http://www.otal.umd.edu/~walt/gen/htmfile/2620.htm -------------------- Carlton Sanford concluded that eldest sons Thomas and John were born at their mother's home in Hatfield Broad Oak. Thomas probably married Sarah at Dorchester between 1632 and 1636. He died between 23 September 1681 (date of will) and 21 October 1681 (date of inventory). Some early authors erroneously claimed that Thomas Sanford was the son of Anthony Sanford, and that he married in England Dorothy Meadows, daughter of Henry Meadows of Stowe. Carlton Sanford ably refutes that pedigree, and builds a solid argument that Thomas is instead the son of Ezekiel Sanford of Stanstead Mountfitchet. "Thomas John and Ezechiell thre of the sonnes of Ezechiell Sandford my sonne in lawe" were mentioned in the will of his grandfather John Warner of Hatfield Broad Oak dated 16 July 1614, to receive L3-6s-8d at 21. On 12 May 1627 grandchild Thomas Sanford was mentioned in the will of Mary Warner of Hatfield Broad Oaks. And on 27 February 1632 great-granduncle Richard Sanford of Much Hadham bequeathed him 20s. Thomas came to New England (on the Arabella, according to Banks; to Boston in 1631, according to Holmes) with several of his brothers, following their uncle Andrew Warner. Thomas may have been at Dorchester as early as 1632. Dorchester was settled in 1630, but no lands were allotted until 3 April 1633. The Town Records of Dorchester begin 16 January 1632, and no vital records exist. Thomas had land booked to him at Dorchester November 1634; he had to be settled and join the church to receive a grant of land. Thomas could read, write and "cast accompts" at a time when 3/4 of the English people could not read or write. On 22 November 1634 the town of Dorchester ordered Thomas Thorneton, Thomas Sandford, and Henry Wright to "have four acres of ground on the west side of the way by Mr. Hathornes by the brooke on Roxbury bounds." (Dorchester Town Records, p. 12) On 4 Jan 1635, Thomas Sandford was allotted 16 acres in the same locality. On 18 Feb 1635, Goodman Sampford was allotted two acres in the fresh marsh nearest the town. ("Goodman" was a title of good standing in the town, bestowed only on worthy citizens.) On 17 April 1635, Dorchester: "Thomas Thornton and Thomas Sanford to undertake the keeping of the cows for 7 months beginning April 15." On 16 January 1636/37 the town of Dorchester ordered Matthias Sension and Thomas Sampford to "keepe the Cowes this yeere" and to "have for their pay in keepeing 5 shill[ings] the head." He was made a freeman of Dorchester, Suffolk County, MA, on 9 March 1637. The title gave the right to vote, and was an advantage in the division of lands. To be a freeman required that one be at least 20 years old, a church member, take an oath of allegiance to the government of Massachusetts, to be worth L200, to hold office if elected or pay a fine of 40s, and to vote at all elections or pay the same fine. In the fall of 1639 a band of settlers from New Haven went through the woods guided by Indian fighter Thomas Tibbals. Peter Prudden (the Herefordshire minister) led the group. Tradition held that the pioneers of Milford were wholly or in large part discontented settlers from Dorchester and Watertown MA who traveled through the woods to Hartford, to New Haven, to Milford. Supposedly they carried the Dorchester church records with them, and the records were lost on the journey. Most of the settlers had come from London to Boston with John Davenport, Theophilus Eaton, etc. two and one-half years earlier. A year later, they went with the Davenport company to the mouth of the Quinnipiac River. The settlement at Milford was laid out in long, narrow lots, which permitted all settlers to have the same kind of land. The salt hay that grew on the marshy meadow was much prized. Title to the region was based solely on land purchase from the Indians and not upon any grant from the English Crown. The first purchase included nearly all of the present towns of Orange and Milford, and part of the town of Woodbridge. Deeding the land to its new owners was effected with the old English "twig and turf" ceremony. After the customary signing of the deed by both parties, Ansantawae was handed a piece of turf and a twig. Taking the piece of turf in one hand, and the twig in the other, he thrust the twig into the turf, and handed it to the English. In this way he signified that the Indians relinquished all the land specified in the deed and everything growing upon it The Paugusset Indians sold the Wepawaug land in the hope that they would enlist English protection against the Mohawks, who were continually raiding their territory. Thomas was a freeplanter in Milford in 1639, assigned lot #21, consisting of 2 acres and 3 rods. In April 1640 a parcel of land previously only "booked" to Thomas Sanford was granted to him in Dorchester, Suffolk County, MA. And the General Meeting at Milford CT on 22 November 1643 indicates that Thomas Sanford owned land there. On 9 January 1642, he was admitted to membership in First Church, Milford, New Haven County, CT. (Milford OL:98) On 17 May 1661 Regicides Cols. Edward Whalley and William Goffe hid at Milford. Under Cromwell, they were two of the Judges who signed the death warrant of Charles the First, and once Charles' son regained the throne of England, they were under sentence of death. The plain people of Milford were mostly their friends, and they hid them and brought them food. A search was required by royal decree. From the Milford CT records: "May 17th, 1661 for the Marshalls or Deputies at Milford. You are to make deligent search by the first throughout the whole town of Milford and the precincts there of taking with you two or three sufficient persons and--calling in any other help you shall see need of who are hereby required for your assistance upon call! and this to be in all dwellings houses, barns or other buildings whatsoever and all vessels in the harbor for the finding and aprehending of Colonel Whalley and Colonel Goffe who stand charged with crimes as by his Majestie's letter appears: and being found you are to bring them to the Deputee Governor or some other Magistrate to be sent over for England according to his Majestie's orders whereof fail at peril. Attest by order of General Court Jasper Crane William Leete, Dep. Gov. Nathan Gilbert Robert Treat In the Marshalls Absence, I do appoint and empower Thomas Sanford, Nicholas Camp and James Tapping to the above named power according to the tenor of the warrant and to make a return of under your hand to me by the first. Robert Treat, Gov. We the said persons appointed to serve and search by virtue of this order warrant do hereby declare and testifie that to our best light we the 10th May, 1661 made deligent search according to the tenor of this warrant as Witness our hand. Thomas Sanford Nicholas Camp James Tapping his Lawrence Ward x mark"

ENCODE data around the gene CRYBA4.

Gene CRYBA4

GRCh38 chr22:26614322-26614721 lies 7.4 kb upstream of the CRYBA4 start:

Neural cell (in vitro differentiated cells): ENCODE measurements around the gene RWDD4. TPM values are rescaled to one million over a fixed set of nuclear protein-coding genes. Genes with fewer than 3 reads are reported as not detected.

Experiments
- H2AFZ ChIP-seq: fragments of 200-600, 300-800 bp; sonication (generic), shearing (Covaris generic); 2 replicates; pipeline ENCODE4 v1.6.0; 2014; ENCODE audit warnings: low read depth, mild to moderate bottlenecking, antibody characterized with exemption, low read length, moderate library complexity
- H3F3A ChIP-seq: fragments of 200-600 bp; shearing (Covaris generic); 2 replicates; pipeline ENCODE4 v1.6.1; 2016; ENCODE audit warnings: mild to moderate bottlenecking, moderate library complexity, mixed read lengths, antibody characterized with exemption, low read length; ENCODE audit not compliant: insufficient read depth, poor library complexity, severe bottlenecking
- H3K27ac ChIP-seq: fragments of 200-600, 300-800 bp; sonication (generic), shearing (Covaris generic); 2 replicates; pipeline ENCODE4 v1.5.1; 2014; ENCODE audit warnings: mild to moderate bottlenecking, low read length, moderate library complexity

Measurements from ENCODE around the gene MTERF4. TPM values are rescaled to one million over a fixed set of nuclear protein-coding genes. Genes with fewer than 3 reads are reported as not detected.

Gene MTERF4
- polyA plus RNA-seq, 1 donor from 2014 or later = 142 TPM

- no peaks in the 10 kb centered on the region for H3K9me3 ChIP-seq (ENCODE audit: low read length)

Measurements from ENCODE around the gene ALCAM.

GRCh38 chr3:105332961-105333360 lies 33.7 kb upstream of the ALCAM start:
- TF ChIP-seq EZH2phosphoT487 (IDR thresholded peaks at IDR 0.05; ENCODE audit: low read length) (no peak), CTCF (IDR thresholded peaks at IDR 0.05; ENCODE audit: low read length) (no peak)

Family stories handed down about the search indicate they tried very hard to comply with the decree - many men searched diligently with many lanterns and much noise. The judges hid in the cave at West Rock (later known as "Judges Cave") in New Haven from May 15 to June 11, and resided in concealment in the vicinity of Milford from 1661-1664, three years and seven months. The most prominent house of historic interest that can be identified as still in existence is undoubtedly the Regicide House, restored and removed within the recollection of many of the present day to the south side of Peacock Lane (now Maple Street) a short distance from West River Street. Stiles says, "The Judges took up an asylum in the house of Mr. Tompkins thirty or forty rods from the meeting house; that Governor Law afterwards bought this house and lot and built his seat on that lot a rod or two from it."... The Judges were here in concealment for two years, 1661-1662. Roger Newton was the minister. Mr. Treat, Mr. Fenn and a few others were said to be in the secret. The regicides later died at the home of Rev. John Russell of Hadley MA (also a relative of ours).